Death row prisoner waives clemency hearing, but execution unlikely
Death row prisoner Aaron Gunches formally waived his right to a clemency hearing Thursday morning, appearing remotely before the Arizona Board of Executive Clemency.
Gunches was sentenced to death for the 2002 murder of Ted Price, a former longtime boyfriend of Gunches' girlfriend. Gunches kidnapped and shot Price multiple times in a desert area off the Beeline Highway.
Gunches pleaded guilty to kidnapping and first-degree murder in 2004 and consistently has waived his right to counsel, mitigation, and post-conviction litigation.
In December 2022, Gunches asked the state Supreme Court to issue a death warrant "so that justice may be lawfully served and give closure to the victim's family."
The clemency board scheduled the hearing after the Supreme Court granted a warrant of execution for Gunches earlier this month.
After newly elected Gov. Katie Hobbs stated she would not proceed with the execution pending a review of the death penalty process, Price's sister filed a petition to force the governor to carry out the warrant.
The Supreme Court ruled Wednesday that Hobbs was not obligated to do so.
Board Chair Mina Mendez said despite the ruling, the board was following protocol that was set into place when the warrant was issued.
Gunches, appearing via video conference from the Eyman prison complex in Florence, had sent the board a signed waiver of a hearing statement, which the board asked him to confirm.
The state Supreme Court had refused Gunches' request to send him court filings through the prison email system. Gunches said the notification method of U.S. mail and receiving forwarded messages from an advisory counsel meant he hasn't been receiving court filings in a timely fashion. That was evident Thursday morning.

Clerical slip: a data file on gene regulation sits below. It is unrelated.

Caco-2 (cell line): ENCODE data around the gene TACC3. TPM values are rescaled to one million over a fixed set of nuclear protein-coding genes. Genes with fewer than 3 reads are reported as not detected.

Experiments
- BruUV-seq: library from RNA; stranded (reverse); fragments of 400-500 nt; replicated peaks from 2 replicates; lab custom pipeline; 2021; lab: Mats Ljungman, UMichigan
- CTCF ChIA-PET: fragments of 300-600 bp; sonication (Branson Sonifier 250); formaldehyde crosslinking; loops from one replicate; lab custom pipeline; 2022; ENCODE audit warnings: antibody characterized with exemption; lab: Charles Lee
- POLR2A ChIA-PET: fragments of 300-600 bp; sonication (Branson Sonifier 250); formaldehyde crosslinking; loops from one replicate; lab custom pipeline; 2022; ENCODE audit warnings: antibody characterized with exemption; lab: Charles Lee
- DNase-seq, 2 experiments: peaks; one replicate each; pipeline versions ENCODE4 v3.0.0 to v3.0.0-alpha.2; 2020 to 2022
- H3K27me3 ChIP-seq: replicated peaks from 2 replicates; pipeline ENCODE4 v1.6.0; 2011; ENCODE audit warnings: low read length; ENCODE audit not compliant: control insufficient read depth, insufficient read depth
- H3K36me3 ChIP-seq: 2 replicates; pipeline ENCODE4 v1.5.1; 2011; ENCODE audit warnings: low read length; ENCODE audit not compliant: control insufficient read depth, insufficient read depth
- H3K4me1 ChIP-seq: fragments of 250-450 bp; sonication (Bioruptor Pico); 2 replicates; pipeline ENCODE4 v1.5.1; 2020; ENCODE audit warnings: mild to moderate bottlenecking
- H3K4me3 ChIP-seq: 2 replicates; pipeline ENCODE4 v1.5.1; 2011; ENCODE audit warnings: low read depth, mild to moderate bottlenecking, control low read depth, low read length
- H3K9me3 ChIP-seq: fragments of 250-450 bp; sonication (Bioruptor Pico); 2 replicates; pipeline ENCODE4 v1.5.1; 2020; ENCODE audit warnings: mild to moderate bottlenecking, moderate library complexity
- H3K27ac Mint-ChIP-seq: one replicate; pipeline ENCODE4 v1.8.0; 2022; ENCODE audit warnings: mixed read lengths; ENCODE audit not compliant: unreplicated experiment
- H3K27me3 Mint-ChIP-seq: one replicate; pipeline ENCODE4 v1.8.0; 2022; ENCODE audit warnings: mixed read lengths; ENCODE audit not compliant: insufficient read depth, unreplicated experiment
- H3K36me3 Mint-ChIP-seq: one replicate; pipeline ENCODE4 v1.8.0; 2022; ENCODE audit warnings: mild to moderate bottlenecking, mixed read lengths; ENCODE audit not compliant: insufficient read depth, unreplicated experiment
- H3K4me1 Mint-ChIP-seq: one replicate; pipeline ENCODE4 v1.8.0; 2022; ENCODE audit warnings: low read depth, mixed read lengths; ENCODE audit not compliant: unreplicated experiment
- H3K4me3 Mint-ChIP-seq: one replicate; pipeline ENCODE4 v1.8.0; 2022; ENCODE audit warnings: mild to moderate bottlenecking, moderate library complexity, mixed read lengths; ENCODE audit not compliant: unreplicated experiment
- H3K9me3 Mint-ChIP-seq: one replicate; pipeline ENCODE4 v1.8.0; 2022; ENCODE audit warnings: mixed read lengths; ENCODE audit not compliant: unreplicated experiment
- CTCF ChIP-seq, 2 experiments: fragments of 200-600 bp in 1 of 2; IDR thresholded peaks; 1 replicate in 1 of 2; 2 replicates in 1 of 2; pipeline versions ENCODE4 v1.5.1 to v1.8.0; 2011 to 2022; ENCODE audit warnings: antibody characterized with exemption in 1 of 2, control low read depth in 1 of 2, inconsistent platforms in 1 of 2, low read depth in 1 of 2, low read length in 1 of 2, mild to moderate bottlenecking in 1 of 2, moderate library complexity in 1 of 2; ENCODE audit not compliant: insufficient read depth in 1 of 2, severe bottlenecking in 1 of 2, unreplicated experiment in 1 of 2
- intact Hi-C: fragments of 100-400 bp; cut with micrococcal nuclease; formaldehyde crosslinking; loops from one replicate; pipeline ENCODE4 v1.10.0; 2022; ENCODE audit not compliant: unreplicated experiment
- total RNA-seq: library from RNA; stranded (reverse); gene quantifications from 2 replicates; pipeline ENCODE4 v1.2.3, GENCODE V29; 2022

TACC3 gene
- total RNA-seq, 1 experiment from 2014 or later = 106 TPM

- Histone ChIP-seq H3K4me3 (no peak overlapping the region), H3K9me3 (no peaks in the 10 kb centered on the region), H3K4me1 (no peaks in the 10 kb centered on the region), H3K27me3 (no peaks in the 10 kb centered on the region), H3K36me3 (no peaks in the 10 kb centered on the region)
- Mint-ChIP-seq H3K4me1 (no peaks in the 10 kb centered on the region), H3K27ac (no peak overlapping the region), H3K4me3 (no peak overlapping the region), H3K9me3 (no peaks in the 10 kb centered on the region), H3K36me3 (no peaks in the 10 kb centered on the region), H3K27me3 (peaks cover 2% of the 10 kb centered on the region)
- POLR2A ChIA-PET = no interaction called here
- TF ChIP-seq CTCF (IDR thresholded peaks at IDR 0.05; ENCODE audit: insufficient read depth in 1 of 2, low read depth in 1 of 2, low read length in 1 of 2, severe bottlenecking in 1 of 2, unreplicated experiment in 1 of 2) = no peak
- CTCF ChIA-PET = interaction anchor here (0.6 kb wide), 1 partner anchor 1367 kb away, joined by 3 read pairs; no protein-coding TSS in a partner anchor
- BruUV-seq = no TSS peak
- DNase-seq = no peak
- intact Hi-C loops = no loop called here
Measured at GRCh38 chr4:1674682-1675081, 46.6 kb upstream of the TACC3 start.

"What exactly was this ruling?" Gunches asked after hearing Mendez referencing the previous evening's ruling as she stated the procedural history of his case for the record.
Mendez explained to Gunches the essence of the ruling, which was confirmed by Gunches' advisory counsel.
Gunches appeared to grimace and roll his eyes when he learned his execution was not imminent.
"But for our purposes today, nothing has changed," Mendez said. "You're still waiving your right to have a clemency hearing?" she asked.
"Yes, ma'am," Gunches responded.
The state Supreme Court ruling was issued without prejudice, meaning Price could file another petition. Price's legal advocate, Colleen Clase, did not respond to a request for a comment on the ruling or the hearing.
Mendez said "if things change in the future," the process would start over and Gunches could request a new clemency hearing if a new execution date were scheduled.
No statements were made about Gunches' case by board members, or attorneys for Gunches or the state, and no comments from the public.
“The Arizona Supreme Court decision yesterday affirms our position, and allows the Arizona Department of Corrections to ensure any execution conducted under this administration will be done lawfully and humanely," Hobbs said in a statement Thursday.
"Being adequately staffed and prepared to carry out an execution is an urgent and critical duty ADCRR is tasked with, and the Death Penalty Independent Review Commissioner should complete his work before the state proceeds in carrying out the gravest of penalties.”
Newly appointed corrections director Ryan Thornell had submitted a declaration while Price's petition was before the Supreme Court, saying the Department of Corrections lacks the staff “with the necessary institutional knowledge and expertise to conduct an execution.”
Attorney General Kris Mayes said she appreciated the court's guidance "concerning the separation of powers and who has the ultimate authority to carry out executions in Arizona."
"The families of Ted Price and other victims deserve finality and justice," Mayes said in a statement Thursday. "But we must give the new leadership at ADCRR and the newly appointed Death Penalty Independent Review Commissioner time to ensure executions are carried out constitutionally, competently, and transparently to the public."
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